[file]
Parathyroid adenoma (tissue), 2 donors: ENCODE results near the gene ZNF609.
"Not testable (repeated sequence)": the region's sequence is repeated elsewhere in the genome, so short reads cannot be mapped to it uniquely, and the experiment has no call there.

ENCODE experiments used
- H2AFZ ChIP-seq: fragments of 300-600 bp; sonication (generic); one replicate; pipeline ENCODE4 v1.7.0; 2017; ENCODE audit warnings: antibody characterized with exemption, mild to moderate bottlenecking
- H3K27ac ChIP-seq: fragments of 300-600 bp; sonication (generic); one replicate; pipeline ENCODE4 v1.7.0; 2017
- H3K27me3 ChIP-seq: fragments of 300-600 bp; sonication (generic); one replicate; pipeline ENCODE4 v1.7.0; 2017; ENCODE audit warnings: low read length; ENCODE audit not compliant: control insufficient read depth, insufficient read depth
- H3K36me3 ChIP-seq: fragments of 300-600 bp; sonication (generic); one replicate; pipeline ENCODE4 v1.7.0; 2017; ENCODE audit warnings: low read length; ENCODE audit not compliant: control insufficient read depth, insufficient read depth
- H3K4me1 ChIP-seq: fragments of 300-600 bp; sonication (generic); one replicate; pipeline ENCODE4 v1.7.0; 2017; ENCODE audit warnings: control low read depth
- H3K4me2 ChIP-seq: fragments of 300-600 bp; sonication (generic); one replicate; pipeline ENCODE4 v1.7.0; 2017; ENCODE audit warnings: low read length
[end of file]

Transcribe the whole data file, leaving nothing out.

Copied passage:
Parathyroid adenoma (tissue), 2 donors: ENCODE results near the gene ZNF609.
"Not testable (repeated sequence)": the region's sequence is repeated elsewhere in the genome, so short reads cannot be mapped to it uniquely, and the experiment has no call there.

ENCODE experiments used
- H2AFZ ChIP-seq: fragments of 300-600 bp; sonication (generic); one replicate; pipeline ENCODE4 v1.7.0; 2017; ENCODE audit warnings: antibody characterized with exemption, mild to moderate bottlenecking
- H3K27ac ChIP-seq: fragments of 300-600 bp; sonication (generic); one replicate; pipeline ENCODE4 v1.7.0; 2017
- H3K27me3 ChIP-seq: fragments of 300-600 bp; sonication (generic); one replicate; pipeline ENCODE4 v1.7.0; 2017; ENCODE audit warnings: low read length; ENCODE audit not compliant: control insufficient read depth, insufficient read depth
- H3K36me3 ChIP-seq: fragments of 300-600 bp; sonication (generic); one replicate; pipeline ENCODE4 v1.7.0; 2017; ENCODE audit warnings: low read length; ENCODE audit not compliant: control insufficient read depth, insufficient read depth
- H3K4me1 ChIP-seq: fragments of 300-600 bp; sonication (generic); one replicate; pipeline ENCODE4 v1.7.0; 2017; ENCODE audit warnings: control low read depth
- H3K4me2 ChIP-seq: fragments of 300-600 bp; sonication (generic); one replicate; pipeline ENCODE4 v1.7.0; 2017; ENCODE audit warnings: low read length